I’m afraid that I have a tendency to try and read too many books at a time. Anyway, seeing that I’m reading de Vogüé and that I haven’t focussed that seriously on the Rule before (I’m ashamed to admit it, but there are a number of important areas where I haven’t focussed that seriously before), and that we’ve recently acquired Introducing Benedict’s Rule by Michael Casey and David Tomlins (the prior and abbot respectively of Tarrawarra Abbey in Australia), I thought that I’d dip into it too as I proceed.
The first chapter addresses the issue I raised in my last post on Father de Vogüé’s book, namely the possibility and desirability of a literal following of the Rule today. This chapter (written by Father Michael Casey) outlines the following six “Principles of Interpretation and Application” to guide a study of the Rule.
- First principle: RB does not act directly upon community regimen, but on the minds and hearts of community members.
- Second principle: Understanding RB is facilitated by appreciation of its historical cultural and linguistic characteristics.
- Third principle: RB is part of a living tradition. Understanding the Rule involves an appreciation of the values and beliefs of both previous and subsequent tradition.
- Fourth principle: Not all aspects of the thought of RB are worthwhile; having attended closely to the meaning of some sections, one may judge them to be inapplicable.
- Fifth principle: Understanding RB is facilitated by a commitment to the program of which the Rule is part; participation in a living tradition gives “family access” to the texts which give expression to the tradition.
- Sixth principle: The capacity of RB to enhance the consciousness of modern readers is grounded in the fact that it proposes an alternative perspective to that normally adopted by them.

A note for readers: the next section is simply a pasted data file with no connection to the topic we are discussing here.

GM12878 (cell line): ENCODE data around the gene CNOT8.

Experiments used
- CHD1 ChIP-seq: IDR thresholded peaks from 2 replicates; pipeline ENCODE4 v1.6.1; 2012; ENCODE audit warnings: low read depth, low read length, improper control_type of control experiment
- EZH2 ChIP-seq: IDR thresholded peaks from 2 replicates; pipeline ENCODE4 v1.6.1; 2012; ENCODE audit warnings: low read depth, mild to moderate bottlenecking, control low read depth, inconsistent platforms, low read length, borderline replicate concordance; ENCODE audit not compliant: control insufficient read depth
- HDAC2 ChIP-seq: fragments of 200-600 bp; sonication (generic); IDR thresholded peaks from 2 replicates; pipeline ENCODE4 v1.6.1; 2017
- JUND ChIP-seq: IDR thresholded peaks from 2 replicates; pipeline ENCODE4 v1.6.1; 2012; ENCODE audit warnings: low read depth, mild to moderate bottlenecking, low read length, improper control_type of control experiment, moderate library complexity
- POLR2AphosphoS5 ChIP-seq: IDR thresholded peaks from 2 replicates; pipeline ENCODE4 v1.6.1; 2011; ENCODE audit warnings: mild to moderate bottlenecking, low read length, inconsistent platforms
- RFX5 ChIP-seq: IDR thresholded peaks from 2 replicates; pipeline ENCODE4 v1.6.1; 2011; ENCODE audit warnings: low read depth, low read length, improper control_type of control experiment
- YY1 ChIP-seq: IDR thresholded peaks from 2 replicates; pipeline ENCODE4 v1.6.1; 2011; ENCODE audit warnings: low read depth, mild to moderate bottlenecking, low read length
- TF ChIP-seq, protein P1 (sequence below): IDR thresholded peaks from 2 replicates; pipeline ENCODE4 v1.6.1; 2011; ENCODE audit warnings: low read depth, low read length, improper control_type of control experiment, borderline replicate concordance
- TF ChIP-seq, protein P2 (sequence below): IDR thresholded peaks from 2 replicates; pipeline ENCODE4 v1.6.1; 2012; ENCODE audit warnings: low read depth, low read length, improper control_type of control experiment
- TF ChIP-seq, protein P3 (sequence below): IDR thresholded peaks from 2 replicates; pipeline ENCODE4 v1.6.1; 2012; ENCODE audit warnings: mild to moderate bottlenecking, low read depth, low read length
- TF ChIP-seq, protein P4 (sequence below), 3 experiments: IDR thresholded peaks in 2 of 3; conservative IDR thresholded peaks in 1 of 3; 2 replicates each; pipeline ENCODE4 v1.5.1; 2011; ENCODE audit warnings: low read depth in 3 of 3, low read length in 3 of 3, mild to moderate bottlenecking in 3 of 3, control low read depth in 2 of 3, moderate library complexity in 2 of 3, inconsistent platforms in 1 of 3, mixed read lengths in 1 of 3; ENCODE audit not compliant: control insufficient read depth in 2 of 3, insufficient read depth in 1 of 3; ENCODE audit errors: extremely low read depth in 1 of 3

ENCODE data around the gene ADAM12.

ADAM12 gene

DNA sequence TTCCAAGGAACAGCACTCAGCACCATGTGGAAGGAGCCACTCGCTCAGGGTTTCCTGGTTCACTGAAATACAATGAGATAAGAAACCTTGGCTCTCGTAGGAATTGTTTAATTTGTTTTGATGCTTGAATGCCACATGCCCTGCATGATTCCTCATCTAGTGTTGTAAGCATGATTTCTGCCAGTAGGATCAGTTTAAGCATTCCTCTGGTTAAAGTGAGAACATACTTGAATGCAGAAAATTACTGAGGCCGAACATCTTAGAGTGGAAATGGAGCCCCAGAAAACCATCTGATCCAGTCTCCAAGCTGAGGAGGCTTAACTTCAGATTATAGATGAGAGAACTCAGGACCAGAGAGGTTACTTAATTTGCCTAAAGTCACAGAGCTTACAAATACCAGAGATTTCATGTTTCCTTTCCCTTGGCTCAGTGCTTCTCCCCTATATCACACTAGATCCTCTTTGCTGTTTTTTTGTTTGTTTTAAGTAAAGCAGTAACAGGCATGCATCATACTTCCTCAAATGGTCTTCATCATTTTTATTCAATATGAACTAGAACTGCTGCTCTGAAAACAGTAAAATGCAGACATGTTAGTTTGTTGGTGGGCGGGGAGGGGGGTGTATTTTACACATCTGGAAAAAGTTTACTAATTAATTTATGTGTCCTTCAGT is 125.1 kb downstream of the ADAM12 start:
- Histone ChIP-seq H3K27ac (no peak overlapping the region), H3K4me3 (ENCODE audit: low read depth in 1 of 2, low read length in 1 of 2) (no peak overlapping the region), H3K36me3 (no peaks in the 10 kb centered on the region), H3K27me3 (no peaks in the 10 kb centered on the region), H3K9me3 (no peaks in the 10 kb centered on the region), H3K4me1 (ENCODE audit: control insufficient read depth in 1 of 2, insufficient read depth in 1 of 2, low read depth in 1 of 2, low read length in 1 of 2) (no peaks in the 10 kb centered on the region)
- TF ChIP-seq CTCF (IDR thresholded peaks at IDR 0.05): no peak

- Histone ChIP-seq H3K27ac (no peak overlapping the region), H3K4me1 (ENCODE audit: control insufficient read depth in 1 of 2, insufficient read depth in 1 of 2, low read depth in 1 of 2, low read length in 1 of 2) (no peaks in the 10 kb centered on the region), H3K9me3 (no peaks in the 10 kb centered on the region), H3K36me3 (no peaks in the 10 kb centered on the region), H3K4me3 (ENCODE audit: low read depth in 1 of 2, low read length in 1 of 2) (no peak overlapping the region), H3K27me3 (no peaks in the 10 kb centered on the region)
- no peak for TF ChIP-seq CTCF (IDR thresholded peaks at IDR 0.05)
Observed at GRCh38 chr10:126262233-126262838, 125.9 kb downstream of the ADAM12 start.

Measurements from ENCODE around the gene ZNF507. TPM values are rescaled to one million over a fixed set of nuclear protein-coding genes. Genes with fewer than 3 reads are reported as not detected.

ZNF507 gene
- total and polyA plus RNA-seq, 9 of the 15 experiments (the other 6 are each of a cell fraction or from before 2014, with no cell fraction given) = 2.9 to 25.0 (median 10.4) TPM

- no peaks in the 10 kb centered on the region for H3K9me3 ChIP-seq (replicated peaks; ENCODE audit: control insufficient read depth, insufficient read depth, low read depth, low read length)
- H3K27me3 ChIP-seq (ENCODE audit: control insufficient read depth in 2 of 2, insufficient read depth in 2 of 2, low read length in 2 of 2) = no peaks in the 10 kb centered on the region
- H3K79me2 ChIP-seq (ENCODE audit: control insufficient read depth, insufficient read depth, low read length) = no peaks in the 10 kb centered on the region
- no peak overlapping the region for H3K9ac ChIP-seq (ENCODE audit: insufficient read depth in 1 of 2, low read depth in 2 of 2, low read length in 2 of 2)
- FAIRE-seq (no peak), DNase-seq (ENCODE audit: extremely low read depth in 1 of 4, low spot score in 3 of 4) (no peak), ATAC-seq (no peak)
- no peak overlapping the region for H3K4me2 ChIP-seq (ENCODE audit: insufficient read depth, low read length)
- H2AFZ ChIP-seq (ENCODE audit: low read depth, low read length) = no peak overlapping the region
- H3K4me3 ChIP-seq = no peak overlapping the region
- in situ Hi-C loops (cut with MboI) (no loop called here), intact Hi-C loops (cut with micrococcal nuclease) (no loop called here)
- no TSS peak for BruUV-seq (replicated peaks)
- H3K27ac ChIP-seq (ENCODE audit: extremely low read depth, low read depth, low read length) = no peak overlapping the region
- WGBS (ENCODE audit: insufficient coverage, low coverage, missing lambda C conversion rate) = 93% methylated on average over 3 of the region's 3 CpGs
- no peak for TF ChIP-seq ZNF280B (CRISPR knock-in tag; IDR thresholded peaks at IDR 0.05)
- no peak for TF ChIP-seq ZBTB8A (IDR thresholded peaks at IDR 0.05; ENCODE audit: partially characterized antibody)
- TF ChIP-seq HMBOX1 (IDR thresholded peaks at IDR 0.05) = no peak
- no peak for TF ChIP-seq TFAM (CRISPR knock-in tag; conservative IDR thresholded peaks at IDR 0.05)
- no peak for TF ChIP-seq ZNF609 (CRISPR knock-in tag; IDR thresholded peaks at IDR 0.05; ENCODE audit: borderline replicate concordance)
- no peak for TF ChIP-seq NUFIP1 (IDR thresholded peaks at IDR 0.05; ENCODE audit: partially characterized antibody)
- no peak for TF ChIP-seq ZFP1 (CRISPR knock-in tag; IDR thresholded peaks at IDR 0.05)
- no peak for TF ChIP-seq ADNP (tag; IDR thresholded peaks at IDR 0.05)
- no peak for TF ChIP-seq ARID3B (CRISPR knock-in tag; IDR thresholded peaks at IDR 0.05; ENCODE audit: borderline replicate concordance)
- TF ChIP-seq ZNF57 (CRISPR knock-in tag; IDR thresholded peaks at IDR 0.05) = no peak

Perhaps his discussion of the last principle is worth quoting more fully.
The whole impact of an ancient text such as RB derives from the fact that it preserves a “memory” of a way of seeing and doing things which is not governed by contemporary ideology. The ancient approach is not normative; there is no question here of advocating neo-primitivism. It does have the effect of reminding us of the sheer relativity of many aspects of thought and conduct which we have come to think of as absolute. Too often we appear to accept uncritically beliefs and values which contribute little to the unfolding of a vocation; it does us no harm sometimes to be reminded of an alternative system. If it is true that we are not easily able to assess the impact of values which we have absorbed in the process of growing up – we take them for granted; they are self-evident – then it is also true that we have internalised beliefs and attitudes that work contrary to our vocations, but without knowing it. By allowing such presuppositions and prejudices to enter into dialogue some of their potential for harm can be voided. Out in the open we are able to asses them critically and either accept, modify or reject them. Such dialogue works best when it is transcultural, when we allow the views of one not reared in our culture to percolate through our awareness; then there is possibility of change. The very strangeness inherent in RB which at first seemed to be such an obstacle to its understanding, now appears as an asset. It is good to read something about monastic life that comes from another setting and from a different world. It may challenge us to re-examine aspects of our thought and practice; it may also confirm us in what we hold and do. In either case it will have impact only to the extent that it acts as an autonomous agent, piercing the habitual shell of our customary positions and causing us to wake up. (20-21)